@Chas in perlfunc under exec "Note that exec will not call your END blocks, nor will it call any DESTROY methods in your objects." in POSIX "It exits the program immediately which means among other things buffered I/O is not flushed." and in perlfunc under exit "The exit() function does not always exit immediately. It calls any defined END routines first, but these END routines may not themselves abort the exit. Likewise any object destructors that need to be called are called before the real exit. If this is a problem, you can call POSIX:_exit($status) to avoid END and destructor processing" –  Ven'Tatsu Jun 4 '10 at 17:48
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Anyway if you avoid COW on start and during run you should not forgot END phase of lifetime. In shutdown there are two GC phases when in first there are ref counts updates so it can kill you in nice way. You can in solve it ugly:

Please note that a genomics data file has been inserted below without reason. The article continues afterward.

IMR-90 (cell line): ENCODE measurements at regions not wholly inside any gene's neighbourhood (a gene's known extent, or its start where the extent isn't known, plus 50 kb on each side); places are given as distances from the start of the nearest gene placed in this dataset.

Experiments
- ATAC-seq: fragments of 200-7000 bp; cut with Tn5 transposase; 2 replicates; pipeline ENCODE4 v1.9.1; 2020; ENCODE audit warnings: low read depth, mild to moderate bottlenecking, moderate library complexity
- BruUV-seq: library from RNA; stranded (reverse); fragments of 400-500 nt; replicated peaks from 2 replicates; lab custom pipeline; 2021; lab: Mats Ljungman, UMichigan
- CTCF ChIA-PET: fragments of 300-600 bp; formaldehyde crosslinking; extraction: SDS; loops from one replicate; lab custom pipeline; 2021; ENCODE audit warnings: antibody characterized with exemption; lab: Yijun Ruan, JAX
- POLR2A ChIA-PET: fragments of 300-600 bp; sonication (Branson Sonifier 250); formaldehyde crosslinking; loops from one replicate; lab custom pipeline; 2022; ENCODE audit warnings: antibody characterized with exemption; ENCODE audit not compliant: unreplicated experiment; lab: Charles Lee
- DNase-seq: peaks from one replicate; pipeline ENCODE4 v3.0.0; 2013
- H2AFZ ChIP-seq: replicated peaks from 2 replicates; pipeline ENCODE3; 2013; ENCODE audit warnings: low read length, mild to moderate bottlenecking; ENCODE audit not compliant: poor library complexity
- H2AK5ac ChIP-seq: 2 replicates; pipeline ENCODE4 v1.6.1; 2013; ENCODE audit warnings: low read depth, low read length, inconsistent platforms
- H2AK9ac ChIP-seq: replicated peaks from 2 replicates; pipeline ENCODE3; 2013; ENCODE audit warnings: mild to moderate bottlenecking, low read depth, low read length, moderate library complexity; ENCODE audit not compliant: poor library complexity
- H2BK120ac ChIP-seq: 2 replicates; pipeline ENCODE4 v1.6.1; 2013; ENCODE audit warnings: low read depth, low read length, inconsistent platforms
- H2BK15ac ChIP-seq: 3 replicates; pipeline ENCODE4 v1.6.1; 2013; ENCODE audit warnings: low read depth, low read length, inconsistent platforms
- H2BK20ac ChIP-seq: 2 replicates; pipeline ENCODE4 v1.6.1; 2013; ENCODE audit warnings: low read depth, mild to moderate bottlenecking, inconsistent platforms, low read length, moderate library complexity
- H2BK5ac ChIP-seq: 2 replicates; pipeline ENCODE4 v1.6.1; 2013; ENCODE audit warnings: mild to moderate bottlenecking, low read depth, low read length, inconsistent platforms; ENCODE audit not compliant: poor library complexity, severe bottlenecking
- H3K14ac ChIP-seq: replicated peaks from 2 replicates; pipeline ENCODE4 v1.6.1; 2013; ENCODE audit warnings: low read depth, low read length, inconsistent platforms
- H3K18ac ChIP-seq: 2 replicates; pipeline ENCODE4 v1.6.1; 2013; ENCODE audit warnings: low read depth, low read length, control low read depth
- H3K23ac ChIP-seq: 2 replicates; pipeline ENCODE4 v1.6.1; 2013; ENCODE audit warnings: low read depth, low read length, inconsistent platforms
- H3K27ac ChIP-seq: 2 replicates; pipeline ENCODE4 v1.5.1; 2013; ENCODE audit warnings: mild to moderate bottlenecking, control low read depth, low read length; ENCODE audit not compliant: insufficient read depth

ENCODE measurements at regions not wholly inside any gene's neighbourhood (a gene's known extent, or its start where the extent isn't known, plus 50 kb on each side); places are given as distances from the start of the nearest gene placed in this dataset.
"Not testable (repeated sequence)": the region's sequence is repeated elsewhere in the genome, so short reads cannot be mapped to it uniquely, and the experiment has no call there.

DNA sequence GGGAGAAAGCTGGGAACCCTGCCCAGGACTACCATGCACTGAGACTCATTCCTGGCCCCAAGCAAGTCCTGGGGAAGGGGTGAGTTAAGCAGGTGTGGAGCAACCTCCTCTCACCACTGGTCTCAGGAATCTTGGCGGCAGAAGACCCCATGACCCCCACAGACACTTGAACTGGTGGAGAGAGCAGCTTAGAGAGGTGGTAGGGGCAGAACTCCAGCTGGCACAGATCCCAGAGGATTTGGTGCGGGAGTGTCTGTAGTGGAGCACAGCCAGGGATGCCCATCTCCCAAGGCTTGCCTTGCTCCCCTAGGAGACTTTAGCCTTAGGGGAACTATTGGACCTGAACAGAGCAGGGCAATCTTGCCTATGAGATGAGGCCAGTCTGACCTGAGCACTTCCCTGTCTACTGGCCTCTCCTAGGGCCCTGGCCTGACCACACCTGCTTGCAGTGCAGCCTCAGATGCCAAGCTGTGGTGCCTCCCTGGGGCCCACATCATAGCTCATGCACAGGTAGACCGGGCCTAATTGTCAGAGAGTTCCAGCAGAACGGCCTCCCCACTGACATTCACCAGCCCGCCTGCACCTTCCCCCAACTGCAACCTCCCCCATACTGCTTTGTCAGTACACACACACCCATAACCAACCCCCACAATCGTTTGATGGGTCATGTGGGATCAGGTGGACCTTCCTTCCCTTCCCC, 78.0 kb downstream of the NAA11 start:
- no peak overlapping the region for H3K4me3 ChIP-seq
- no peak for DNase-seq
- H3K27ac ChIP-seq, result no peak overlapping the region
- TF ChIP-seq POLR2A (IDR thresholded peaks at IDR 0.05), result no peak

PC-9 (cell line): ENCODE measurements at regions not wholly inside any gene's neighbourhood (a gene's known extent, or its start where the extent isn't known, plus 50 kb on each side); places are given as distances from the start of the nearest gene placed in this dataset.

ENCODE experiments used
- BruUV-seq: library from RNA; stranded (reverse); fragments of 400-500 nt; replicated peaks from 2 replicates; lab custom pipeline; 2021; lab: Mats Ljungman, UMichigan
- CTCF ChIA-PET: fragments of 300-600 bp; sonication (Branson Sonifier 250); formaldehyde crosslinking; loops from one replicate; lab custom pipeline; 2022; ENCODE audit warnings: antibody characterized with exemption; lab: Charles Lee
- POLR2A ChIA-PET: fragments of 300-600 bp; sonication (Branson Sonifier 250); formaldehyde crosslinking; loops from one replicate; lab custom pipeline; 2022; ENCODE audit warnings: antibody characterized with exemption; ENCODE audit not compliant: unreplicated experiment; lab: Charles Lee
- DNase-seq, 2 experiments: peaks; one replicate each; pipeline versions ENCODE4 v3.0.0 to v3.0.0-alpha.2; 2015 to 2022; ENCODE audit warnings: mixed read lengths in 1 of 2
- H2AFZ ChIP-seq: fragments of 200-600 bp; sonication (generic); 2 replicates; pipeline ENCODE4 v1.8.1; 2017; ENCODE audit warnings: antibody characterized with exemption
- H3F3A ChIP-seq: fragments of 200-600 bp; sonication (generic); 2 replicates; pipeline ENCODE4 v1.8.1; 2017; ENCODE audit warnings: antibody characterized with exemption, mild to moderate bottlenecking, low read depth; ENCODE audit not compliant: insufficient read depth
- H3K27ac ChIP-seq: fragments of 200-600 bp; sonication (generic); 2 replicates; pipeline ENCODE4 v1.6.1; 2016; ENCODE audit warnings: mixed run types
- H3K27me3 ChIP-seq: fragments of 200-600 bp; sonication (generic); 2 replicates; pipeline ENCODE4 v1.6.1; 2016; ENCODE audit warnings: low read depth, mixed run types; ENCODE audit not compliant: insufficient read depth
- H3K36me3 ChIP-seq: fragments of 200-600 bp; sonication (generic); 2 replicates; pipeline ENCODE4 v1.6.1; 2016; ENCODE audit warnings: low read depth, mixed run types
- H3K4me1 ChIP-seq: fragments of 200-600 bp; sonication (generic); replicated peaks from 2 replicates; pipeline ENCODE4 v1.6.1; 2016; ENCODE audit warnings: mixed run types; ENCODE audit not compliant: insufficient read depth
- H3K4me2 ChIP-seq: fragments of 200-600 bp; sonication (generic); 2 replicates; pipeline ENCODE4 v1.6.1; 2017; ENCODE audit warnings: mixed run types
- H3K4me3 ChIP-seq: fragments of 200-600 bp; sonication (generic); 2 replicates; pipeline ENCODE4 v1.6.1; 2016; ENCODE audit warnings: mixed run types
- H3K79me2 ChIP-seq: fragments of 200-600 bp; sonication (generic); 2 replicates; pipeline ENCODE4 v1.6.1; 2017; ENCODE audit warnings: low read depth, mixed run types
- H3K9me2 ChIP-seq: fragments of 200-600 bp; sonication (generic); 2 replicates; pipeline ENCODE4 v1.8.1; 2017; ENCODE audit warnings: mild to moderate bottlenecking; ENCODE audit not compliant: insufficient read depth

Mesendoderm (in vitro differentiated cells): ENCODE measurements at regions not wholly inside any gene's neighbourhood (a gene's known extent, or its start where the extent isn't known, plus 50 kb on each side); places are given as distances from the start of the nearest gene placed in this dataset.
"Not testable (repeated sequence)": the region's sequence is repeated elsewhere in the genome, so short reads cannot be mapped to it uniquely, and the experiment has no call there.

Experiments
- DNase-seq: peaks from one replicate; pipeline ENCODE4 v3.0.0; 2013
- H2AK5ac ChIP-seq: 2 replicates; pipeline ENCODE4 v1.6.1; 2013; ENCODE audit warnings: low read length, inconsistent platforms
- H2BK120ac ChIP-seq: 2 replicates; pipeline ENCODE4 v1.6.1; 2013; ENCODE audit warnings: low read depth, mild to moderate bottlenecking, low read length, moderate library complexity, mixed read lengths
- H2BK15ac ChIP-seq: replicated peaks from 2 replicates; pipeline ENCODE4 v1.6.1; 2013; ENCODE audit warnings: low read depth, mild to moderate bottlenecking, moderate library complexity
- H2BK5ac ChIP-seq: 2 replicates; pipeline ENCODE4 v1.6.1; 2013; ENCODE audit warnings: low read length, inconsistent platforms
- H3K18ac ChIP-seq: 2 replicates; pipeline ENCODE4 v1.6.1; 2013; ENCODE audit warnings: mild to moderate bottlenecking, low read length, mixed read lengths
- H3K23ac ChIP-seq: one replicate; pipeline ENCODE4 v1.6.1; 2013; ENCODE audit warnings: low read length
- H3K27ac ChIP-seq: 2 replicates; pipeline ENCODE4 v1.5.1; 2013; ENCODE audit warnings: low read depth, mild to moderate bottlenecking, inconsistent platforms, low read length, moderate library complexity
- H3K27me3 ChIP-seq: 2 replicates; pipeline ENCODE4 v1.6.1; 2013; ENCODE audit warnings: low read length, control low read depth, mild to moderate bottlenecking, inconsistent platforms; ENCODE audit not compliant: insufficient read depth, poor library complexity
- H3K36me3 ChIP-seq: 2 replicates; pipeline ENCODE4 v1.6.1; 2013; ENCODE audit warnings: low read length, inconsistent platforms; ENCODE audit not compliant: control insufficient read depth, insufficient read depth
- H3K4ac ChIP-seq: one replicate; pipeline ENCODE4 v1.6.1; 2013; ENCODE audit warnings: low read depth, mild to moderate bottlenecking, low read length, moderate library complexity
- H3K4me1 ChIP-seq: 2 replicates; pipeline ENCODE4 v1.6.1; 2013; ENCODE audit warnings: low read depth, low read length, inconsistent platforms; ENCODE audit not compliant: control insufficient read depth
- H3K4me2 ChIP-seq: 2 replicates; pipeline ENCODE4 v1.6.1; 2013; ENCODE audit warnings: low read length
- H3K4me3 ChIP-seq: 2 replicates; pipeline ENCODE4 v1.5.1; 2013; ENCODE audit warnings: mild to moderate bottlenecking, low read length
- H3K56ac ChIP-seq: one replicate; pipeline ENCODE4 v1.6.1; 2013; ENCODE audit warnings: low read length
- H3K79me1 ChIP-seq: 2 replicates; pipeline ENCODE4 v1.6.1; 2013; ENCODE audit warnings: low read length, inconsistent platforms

END { kill 9, $$ }
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Your answer does not make much sense. –  Ether Jun 4 '10 at 16:03
1  
@Ether at the end of the program all variables will get their REFCNT fields decremented by the GC. This will cause a sudden spike in memory usage as all of the variables are pulled into the child process. The code he is suggesting will cause the child to die before the garbage collection phase starts. –  Chas. Owens Jun 4 '10 at 17:10
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This goes without saying, but COW doesn't happen on a per-struct basis, but on a memory page basis. So it's enough that one thing in an entire memory page be modified like this for you to pay the copying cost.

On Linux you can query the page size like this:

getconf PAGESIZE

On my system that's 4096 bytes. You can fit a lot of Perl scalar structs in that space. If one of those things gets modified Linux will have to copy the entire thing.

This is why using memory arenas is a good idea in general. You should separate your mutable and immutable data so that you won't have to pay COW costs for immutable data just because it happened to reside in the same memory page as mutable data.

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The problem is that perl updates the struct even though I am not changing any of the data I care about, so I can't separate my immutable data (because there is no immutable data). –  Chas. Owens Jun 4 '10 at 17:07
1  
Also, there isn't an easy way to separate mutable from immutable data (even if there were any). –  Ether Jun 4 '10 at 17:34